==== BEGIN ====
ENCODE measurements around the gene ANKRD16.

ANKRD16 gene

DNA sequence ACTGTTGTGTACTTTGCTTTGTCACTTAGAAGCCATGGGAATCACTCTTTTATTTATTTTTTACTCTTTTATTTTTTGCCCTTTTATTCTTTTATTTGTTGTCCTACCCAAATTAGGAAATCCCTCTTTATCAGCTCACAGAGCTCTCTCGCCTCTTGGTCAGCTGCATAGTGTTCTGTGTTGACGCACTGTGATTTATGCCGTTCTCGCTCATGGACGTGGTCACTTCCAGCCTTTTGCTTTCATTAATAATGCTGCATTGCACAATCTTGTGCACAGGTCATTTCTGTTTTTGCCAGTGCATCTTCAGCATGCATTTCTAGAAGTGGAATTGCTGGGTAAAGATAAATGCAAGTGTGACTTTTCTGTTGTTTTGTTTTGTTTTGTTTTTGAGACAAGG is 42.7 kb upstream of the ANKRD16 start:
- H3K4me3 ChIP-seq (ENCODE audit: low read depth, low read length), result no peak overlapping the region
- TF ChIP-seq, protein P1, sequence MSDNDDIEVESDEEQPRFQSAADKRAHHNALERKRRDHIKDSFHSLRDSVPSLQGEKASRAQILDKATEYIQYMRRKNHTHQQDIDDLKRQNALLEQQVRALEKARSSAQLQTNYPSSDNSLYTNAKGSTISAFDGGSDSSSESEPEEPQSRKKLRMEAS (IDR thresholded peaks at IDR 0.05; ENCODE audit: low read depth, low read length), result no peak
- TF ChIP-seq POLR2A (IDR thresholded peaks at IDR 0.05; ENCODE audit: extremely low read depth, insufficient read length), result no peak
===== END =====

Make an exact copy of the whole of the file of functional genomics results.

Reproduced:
ENCODE measurements around the gene ANKRD16.

ANKRD16 gene

DNA sequence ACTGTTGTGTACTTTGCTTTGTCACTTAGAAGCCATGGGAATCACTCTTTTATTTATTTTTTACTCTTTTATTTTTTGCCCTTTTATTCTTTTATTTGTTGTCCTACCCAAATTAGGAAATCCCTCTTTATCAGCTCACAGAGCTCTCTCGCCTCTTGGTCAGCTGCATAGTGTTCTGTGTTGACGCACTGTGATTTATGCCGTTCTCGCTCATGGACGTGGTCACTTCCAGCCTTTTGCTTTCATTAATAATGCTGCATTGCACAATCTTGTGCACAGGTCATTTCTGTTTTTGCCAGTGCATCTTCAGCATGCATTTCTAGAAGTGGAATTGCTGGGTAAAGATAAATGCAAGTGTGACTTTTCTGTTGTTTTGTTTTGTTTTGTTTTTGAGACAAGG is 42.7 kb upstream of the ANKRD16 start:
- H3K4me3 ChIP-seq (ENCODE audit: low read depth, low read length), result no peak overlapping the region
- TF ChIP-seq, protein P1, sequence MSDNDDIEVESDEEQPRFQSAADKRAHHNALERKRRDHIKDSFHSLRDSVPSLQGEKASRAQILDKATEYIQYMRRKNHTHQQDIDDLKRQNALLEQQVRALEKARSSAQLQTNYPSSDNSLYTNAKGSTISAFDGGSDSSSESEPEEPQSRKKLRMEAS (IDR thresholded peaks at IDR 0.05; ENCODE audit: low read depth, low read length), result no peak
- TF ChIP-seq POLR2A (IDR thresholded peaks at IDR 0.05; ENCODE audit: extremely low read depth, insufficient read length), result no peak